Clicks over Bricks…Long Live E-Commerce and Death to Best Buy…Even Movie Theatres

Retail is for suckers…

America is addicted to retail. We are consuming machines. But the web has slowly turned ‘Brick and Mortar’ retailers into what Josh Brown calls – ‘Bricks and Mortuaries’. E-Commerce is not some new threat to traditional retailers. Amazon started in 1994. It was in 1984 that NPR dove into the idea.

Other than an Apple store a Nike store or a bad movie, I don’t go to a mall. In five to ten years, I would not be surprised to see a mass market ‘Prima Cinema‘ disrupt the movie theatre experience (long $NKE, $AAPL and investor in Prima).

Jeff Jordan (underachiever extraordinaire) has a great post up on the tipping point of E-Commerce. The big trend:

The Census Bureau reports that the four specialty retail categories representing total sales of just over $600 billion grew by only $5 billion between 2007 and 2011 (the last date that this level of detail was reported). That’s less than one percent over four years. The e-commerce players increased their cumulative sales in these categories by $35 billion over the time period. This means that the cumulative sales of brick-and-mortar retailers shrank by $30 billion in just four years!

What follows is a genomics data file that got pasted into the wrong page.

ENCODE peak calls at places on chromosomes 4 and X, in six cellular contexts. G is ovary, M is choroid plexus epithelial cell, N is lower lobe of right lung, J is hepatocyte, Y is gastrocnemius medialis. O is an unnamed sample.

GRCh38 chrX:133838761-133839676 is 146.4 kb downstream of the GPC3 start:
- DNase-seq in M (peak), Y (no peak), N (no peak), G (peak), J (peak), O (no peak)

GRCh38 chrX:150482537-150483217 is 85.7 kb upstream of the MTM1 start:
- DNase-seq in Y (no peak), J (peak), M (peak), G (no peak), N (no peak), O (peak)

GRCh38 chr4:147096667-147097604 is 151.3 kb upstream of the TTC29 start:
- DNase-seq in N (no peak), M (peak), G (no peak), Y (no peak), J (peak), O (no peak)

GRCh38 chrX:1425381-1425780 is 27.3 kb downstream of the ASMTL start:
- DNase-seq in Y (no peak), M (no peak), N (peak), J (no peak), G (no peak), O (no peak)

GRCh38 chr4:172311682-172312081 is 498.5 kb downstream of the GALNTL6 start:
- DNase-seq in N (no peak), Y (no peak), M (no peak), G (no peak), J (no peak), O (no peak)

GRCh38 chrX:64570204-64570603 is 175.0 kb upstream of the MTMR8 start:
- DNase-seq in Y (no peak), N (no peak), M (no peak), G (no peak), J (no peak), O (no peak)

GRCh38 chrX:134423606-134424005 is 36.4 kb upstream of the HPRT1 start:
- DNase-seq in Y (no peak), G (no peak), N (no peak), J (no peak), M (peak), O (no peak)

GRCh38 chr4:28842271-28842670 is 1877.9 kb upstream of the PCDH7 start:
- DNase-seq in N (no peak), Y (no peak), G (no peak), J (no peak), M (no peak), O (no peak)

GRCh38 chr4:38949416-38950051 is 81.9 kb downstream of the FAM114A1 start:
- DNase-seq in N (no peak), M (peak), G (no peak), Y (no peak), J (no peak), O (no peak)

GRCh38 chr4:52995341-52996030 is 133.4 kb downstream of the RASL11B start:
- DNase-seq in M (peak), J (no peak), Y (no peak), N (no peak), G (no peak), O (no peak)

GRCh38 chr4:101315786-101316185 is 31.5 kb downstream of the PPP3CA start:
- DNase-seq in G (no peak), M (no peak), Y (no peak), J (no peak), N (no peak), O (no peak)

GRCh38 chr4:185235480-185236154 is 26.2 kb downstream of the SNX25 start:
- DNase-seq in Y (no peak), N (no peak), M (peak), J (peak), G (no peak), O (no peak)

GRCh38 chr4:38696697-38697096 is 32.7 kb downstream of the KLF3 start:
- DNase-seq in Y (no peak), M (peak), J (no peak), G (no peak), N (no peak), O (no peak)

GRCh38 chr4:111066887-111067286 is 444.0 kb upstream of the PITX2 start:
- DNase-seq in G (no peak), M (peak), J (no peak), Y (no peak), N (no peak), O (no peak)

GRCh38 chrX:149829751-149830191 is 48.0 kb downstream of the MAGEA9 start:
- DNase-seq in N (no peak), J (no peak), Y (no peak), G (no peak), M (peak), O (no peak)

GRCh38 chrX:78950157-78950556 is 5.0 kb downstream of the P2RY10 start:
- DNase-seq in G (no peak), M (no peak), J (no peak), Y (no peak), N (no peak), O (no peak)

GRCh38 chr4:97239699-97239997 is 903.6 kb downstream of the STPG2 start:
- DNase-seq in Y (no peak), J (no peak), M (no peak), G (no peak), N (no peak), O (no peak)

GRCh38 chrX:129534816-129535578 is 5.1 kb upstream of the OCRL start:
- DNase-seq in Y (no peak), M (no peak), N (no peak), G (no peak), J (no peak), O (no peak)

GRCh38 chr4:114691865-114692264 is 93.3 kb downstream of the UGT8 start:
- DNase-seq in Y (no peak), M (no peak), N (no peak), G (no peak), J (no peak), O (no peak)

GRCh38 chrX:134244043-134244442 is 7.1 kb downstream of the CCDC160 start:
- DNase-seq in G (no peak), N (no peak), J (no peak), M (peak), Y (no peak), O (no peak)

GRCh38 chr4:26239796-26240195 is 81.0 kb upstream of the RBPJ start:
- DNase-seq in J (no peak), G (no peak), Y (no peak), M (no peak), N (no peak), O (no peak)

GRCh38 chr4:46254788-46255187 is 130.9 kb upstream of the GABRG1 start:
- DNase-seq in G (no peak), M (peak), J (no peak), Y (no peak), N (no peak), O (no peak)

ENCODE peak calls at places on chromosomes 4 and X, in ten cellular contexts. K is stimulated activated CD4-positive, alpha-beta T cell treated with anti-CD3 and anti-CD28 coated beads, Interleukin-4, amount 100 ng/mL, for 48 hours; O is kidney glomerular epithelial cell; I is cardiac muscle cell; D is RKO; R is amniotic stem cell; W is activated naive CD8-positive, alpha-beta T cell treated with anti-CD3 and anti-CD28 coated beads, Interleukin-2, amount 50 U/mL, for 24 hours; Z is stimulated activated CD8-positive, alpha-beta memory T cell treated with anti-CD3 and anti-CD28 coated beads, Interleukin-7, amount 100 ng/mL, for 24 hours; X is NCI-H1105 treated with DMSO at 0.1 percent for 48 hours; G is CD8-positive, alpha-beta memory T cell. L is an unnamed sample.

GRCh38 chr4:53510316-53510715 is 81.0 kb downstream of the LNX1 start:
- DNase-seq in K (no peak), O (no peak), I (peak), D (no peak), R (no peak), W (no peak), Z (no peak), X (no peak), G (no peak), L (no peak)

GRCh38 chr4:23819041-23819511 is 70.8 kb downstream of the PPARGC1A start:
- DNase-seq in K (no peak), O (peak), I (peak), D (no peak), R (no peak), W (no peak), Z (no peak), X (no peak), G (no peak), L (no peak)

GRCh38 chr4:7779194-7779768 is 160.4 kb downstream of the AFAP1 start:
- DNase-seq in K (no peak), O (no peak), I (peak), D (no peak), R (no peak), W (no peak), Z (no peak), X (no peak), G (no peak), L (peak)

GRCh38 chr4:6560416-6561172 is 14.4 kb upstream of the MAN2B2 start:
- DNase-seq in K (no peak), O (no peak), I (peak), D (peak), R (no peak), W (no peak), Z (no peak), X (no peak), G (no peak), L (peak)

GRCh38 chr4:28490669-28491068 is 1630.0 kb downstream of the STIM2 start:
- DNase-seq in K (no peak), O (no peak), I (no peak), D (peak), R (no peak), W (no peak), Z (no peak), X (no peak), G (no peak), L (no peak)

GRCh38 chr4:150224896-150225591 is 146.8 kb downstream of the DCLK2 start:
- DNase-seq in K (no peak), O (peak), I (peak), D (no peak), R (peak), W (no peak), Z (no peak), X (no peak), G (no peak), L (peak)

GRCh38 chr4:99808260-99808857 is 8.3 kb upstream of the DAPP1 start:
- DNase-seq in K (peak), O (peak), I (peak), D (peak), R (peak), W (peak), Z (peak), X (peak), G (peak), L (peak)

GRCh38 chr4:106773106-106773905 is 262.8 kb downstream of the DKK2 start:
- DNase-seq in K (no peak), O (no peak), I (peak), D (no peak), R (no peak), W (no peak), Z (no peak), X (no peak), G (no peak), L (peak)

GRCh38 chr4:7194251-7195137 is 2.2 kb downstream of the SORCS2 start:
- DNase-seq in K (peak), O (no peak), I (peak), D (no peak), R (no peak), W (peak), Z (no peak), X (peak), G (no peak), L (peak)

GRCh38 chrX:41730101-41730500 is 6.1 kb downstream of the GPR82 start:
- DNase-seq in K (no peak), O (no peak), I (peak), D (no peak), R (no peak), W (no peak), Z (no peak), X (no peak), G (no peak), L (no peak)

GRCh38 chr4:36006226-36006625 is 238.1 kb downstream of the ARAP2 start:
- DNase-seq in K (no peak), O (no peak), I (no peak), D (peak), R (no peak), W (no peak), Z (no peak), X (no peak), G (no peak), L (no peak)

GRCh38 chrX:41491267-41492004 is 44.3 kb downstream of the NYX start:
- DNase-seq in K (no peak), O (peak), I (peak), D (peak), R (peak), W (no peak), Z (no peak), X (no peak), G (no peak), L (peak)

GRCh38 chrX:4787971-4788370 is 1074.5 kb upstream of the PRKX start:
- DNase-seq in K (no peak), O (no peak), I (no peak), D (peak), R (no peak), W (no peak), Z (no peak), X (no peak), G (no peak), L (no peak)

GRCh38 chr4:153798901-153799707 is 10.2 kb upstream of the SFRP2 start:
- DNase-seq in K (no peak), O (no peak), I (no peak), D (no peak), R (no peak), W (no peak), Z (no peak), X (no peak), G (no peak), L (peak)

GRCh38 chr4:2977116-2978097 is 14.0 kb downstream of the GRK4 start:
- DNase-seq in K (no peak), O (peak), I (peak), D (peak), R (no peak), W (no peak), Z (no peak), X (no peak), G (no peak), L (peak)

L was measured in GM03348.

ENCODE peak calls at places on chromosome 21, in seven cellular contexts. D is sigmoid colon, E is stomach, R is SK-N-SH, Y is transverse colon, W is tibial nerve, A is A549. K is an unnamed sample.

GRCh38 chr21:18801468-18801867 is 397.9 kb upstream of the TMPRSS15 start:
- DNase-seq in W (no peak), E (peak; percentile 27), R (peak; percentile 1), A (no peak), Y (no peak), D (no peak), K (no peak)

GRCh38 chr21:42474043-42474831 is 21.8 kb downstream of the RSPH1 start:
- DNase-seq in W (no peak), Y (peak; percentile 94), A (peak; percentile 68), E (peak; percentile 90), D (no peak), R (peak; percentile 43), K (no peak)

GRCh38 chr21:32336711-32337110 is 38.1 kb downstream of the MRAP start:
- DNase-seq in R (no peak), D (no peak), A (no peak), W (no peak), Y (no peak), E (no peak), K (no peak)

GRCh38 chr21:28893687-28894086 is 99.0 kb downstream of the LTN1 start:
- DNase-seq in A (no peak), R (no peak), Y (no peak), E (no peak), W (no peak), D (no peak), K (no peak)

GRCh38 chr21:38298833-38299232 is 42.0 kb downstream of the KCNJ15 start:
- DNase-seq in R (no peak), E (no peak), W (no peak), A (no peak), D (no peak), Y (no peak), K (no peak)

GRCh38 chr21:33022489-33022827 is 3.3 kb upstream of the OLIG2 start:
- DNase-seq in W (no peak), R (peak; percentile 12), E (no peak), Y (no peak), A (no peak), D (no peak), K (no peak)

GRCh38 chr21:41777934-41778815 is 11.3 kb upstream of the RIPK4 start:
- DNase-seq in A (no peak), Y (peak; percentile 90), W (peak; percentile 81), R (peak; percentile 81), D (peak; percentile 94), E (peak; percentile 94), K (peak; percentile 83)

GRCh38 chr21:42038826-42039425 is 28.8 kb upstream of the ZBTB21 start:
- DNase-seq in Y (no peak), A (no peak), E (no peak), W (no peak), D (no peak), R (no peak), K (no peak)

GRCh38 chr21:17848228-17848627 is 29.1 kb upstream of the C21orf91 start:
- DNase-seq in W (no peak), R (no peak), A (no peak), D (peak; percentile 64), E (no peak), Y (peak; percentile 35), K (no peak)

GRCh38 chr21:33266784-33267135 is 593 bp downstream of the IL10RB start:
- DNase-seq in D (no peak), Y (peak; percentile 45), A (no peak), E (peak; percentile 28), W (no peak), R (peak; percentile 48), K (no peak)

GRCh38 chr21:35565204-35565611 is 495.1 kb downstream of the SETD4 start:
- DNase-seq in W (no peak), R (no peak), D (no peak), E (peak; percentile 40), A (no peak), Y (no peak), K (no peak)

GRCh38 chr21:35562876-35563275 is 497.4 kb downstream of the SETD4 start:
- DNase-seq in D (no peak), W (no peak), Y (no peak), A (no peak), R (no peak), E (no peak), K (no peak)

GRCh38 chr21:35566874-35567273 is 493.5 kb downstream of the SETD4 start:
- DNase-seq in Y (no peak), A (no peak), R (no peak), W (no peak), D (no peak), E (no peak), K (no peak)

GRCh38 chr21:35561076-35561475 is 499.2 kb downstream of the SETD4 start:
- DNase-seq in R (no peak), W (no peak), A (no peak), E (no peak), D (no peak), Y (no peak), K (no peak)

When Wall Street is involved, death does not come quickly. Take a look at Best Buy:


I can’t explain 2013. I know Best Buy can’t as well.

In the nine weeks to Jan. 4, Best Buy’s sales excluding newly opened or closed stores fell 0.9% in the U.S. The company said the discounting it employed to win those sales took a heavy bite out of its operating margins. The report prompted a selloff in its shares, which fell nearly 29%, or $10.70, to close at $26.83 on Thursday.
Best Buy said on a conference call with analysts Thursday that expanding its online presence will be a top priority in 2014. Chief Financial Officer Sharon McCollam said the company will invest more in online marketing and customer databases this year to catch up with its competitors.

“We were out-competed from an online marketing standpoint,” she said.

In 2013, Wall Street and Best Buy executives worked some stock market and financial magic that crushed shortsellers. That magic has come to an end. They had no real plan for the relentless web and Amazon. The last line below from the CFO is an LOL. Best Buy was not out-competed in 2013. They have been flanked, out-classed and are being squeezed to a slow death. I shudder at what they plan to do with your data.

Interesting year ahead in retail and E-Commerce for sure.


  1. Niv Dror says:

    Excellent post. Just finished reading The Everything Store, and the only rational outlook for brick and mortar retailers is: you will get Amazoned.

  2. Tangent Style says:

    “In 2013, Wall Street and Best Buy executives worked some stock market and financial magic that crushed shortsellers.” I don’t know if that’s a fair assessment, but I agree with the rest of it. Retail’s margin will continue to be $AMZN’s opportunity.

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